The banks and lenders also got stuck with holding onto unsold CMBS securities which were teed up to be sold when the market collapsed.  They are still sitting on them and are now trying to “repackage” them. Add to this all the publicity going on now with the anti Wall St and Banking situation and you will not have a window for better results going forward. Small Business lending has picked up a little bit but just ask a small business owner about getting loans and they will either say it is a nightmare to get one, or they don’t want a loan because they are NOT looking to expand due to the slow economy and the uncertain political climate regarding taxes.

  1. Commercial Real Estate:. The Prognosis is not good and will remain this way until the two main factors unemployment and housing, begin to change to the upside,. I  believe there will not be any substantial forward progress. Increases in employment results in lower vacancy rates, and as stated above  the long term prospect of that being corrected is miles away. The second issue is the housing market which appears to be stagnating at the bottom. Have there been some positive signs, yes but ever so slight. Not enough to make any real substantive difference. Housing involves so many industries within the United States which begin with construction jobs, which have all but vanished. The banks are continuing to be propped up by the Federal Reserve, make no mistake about that.. Retail sales are expected to slow and the Christmas selling season is so far not  predicted to be looking good.  What happens if the economy’s growth stays below 5%, it’s called treading water. Nothing will get better to the extent needed to help the commercial real estate market. As a matter of fact if retail sales slide over the coming Holiday Season, it will have a ripple effect that will carry forward this bad economy for many months to come. Don’t lose sight of the fact the United States economy has become 75% beholden to the consumer. The last I heard people not working usually don’t spend other than for living necessities.

In addition, the increases you have read about in the main stream media regarding consumer spending is an illusion. Why…because if anyone has gone to buy groceries and fill up their cars lately, understand all too well that inflation in those sectors have increased quite a bit. Why do you think the Government always makes a point to say “Excluding the Volatile Energy and Food sectors….”

Including these two Volatile sectors within the overall consumer spending figures gives the impression of more goods sold. Nope just higher prices for the same goods you always buy.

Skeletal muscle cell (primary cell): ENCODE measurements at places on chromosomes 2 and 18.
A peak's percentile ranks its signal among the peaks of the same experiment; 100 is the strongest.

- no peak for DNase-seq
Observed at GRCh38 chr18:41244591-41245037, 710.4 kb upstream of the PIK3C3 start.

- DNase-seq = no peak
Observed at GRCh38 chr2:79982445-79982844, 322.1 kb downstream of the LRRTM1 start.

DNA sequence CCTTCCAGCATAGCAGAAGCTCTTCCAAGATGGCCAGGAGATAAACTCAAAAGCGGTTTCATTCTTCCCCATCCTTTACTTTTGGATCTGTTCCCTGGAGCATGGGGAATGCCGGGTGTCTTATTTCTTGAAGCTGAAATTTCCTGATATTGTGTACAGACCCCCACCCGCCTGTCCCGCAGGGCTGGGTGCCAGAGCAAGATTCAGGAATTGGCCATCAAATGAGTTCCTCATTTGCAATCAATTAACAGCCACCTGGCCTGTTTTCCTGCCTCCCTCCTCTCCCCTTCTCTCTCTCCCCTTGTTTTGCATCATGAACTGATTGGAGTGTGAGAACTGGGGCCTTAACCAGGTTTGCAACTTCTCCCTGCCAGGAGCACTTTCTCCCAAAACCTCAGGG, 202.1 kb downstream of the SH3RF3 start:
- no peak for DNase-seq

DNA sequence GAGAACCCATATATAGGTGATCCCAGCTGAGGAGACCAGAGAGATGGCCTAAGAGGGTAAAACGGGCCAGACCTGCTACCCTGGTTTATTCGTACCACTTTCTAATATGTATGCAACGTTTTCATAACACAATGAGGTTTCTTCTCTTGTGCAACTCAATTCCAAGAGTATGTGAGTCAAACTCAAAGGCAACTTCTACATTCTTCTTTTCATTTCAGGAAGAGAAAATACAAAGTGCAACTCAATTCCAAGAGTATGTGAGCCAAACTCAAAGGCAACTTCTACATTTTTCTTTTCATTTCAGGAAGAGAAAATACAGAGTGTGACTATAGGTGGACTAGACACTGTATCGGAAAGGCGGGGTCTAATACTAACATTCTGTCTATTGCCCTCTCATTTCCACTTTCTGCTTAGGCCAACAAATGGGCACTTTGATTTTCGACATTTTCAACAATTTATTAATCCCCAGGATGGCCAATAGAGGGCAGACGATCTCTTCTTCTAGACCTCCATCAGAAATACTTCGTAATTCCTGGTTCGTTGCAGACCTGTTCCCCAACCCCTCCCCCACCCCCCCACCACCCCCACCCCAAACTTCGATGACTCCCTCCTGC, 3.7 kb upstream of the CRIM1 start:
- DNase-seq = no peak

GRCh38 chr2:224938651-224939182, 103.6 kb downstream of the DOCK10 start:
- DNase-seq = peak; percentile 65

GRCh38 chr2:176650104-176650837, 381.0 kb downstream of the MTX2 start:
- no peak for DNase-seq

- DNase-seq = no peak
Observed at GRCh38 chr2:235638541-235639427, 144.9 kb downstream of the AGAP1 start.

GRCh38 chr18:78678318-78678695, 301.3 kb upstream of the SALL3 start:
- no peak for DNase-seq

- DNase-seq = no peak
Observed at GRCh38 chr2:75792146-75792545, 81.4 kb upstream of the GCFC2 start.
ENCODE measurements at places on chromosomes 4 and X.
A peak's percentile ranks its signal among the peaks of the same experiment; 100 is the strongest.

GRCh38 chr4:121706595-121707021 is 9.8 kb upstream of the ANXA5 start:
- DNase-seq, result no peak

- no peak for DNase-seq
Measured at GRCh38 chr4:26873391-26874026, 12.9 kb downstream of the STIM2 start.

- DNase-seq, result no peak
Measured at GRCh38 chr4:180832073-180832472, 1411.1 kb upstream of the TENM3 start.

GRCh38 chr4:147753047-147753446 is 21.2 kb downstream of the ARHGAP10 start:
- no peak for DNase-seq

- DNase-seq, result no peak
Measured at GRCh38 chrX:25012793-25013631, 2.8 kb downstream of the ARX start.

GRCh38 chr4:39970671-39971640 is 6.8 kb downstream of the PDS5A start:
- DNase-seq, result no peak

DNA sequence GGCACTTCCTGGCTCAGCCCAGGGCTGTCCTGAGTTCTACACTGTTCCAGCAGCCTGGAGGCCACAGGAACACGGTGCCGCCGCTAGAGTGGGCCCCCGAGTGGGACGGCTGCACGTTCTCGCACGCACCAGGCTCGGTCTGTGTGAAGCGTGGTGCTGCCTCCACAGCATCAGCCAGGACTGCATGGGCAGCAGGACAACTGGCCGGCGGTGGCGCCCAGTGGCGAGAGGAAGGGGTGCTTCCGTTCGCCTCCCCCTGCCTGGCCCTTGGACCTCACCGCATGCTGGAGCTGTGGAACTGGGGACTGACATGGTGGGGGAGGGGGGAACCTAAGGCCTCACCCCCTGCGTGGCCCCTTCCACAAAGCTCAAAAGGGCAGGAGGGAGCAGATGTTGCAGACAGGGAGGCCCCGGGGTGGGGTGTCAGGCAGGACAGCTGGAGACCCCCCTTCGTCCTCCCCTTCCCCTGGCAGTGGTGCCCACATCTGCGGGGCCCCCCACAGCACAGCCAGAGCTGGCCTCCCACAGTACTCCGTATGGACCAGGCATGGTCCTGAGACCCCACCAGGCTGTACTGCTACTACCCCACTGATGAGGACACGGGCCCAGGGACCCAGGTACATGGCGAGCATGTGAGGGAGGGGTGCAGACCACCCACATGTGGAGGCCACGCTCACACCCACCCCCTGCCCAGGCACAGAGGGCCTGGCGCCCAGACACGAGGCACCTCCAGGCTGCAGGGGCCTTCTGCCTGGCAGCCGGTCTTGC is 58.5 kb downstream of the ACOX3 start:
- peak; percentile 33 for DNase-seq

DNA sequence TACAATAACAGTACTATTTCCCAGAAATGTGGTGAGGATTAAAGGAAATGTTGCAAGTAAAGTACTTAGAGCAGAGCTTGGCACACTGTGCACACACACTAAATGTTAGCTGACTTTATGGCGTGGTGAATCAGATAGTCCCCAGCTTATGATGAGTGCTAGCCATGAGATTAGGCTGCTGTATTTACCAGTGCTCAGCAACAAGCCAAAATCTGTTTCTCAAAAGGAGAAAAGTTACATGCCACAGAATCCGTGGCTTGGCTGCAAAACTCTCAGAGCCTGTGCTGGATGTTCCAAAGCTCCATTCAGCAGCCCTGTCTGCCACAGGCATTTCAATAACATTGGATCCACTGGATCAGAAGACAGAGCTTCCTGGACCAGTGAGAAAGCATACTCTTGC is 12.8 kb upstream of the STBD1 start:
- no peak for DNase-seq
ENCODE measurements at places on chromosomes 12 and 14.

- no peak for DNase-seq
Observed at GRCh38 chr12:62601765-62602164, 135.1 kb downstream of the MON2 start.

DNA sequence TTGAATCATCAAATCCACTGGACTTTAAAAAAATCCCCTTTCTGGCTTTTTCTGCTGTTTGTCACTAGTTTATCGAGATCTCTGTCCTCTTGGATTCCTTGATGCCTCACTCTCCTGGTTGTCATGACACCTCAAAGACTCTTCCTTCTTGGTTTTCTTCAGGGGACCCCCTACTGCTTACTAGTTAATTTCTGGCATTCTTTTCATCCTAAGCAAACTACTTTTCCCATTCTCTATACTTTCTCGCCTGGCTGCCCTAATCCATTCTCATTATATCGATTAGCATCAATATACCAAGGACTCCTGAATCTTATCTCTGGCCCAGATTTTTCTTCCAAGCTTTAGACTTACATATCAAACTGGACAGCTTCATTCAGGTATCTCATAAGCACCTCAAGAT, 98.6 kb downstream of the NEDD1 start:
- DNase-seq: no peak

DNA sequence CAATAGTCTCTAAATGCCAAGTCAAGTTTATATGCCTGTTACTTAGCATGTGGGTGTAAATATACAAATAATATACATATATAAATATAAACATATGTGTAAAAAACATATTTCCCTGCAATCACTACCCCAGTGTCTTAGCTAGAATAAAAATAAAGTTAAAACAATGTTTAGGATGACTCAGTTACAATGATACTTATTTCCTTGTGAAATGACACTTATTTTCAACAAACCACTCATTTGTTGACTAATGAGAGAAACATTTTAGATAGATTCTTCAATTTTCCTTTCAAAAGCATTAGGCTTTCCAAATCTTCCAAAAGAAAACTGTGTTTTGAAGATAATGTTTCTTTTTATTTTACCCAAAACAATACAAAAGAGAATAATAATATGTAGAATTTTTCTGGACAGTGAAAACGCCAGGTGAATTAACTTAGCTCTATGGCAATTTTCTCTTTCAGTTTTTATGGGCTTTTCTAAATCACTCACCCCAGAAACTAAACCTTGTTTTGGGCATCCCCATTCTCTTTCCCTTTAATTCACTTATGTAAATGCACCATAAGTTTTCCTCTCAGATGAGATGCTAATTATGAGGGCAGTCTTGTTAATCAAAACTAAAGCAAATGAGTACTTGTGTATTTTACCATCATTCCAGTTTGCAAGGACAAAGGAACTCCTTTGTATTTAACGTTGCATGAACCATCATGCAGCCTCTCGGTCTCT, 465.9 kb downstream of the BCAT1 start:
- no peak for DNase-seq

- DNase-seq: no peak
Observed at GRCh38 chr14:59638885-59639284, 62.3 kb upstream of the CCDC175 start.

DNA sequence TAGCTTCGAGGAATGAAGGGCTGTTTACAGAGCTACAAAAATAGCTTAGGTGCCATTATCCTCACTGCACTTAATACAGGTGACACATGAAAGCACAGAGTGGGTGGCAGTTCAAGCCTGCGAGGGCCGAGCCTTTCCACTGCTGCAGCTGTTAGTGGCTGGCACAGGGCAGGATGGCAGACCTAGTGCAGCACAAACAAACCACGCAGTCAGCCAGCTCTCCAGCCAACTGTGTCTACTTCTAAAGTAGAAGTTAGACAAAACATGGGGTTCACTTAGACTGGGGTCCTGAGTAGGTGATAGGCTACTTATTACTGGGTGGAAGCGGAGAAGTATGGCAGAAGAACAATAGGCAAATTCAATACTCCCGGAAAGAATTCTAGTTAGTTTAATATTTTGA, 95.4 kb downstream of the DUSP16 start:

Based upon the above, does this mean there are no commercial real estate deals getting done? On the contrary, there are, but at a much slower pace and for less rent or sale prices.

The exception is and has been for the last 12-18 months high-end Class A properties 90% leased or better with high credit worth tenants in Top Tier Markets.

The buyers have mostly been large institutional investors paying all cash. They are looking for “stabilized” income properties which will provide a higher return than what they can achieve with conventional investments. Be sure to note that many of the media headlines concerning commercial real estate are about the ‘Big Deals”. However the meat of the commercial real estate market is driven by small leases and small sales of properties, just as small business had been responsible for 65%-70% of all new employment in the United States for the past 15 years.

The other exception is the Multi-Family Sector for the simple reason of those that have lost their houses still needs a place to live, so they go rent an apartment or house.

The last sectors doing OK are Medical Office Buildings.

Why because the population is growing older or at least the largest segment of the population, the Baby Boomers are getting older and they need more medical services. This sector which was responsible for a majority of the spending for the last several decades is now beginning to retire. This means less spending by a population of 80+ million and more health care and entitlement benefits.

Folks I don’t mean to sound negative…but if we don’t fess up to the realities of what we are currently dealing with and will be dealing with, the economy is not going anywhere. This means the commercial real estate sector will not be going anywhere except as I said above, continuing to bump along the bottom. Will there be opportunities, yes, but limited to say the least.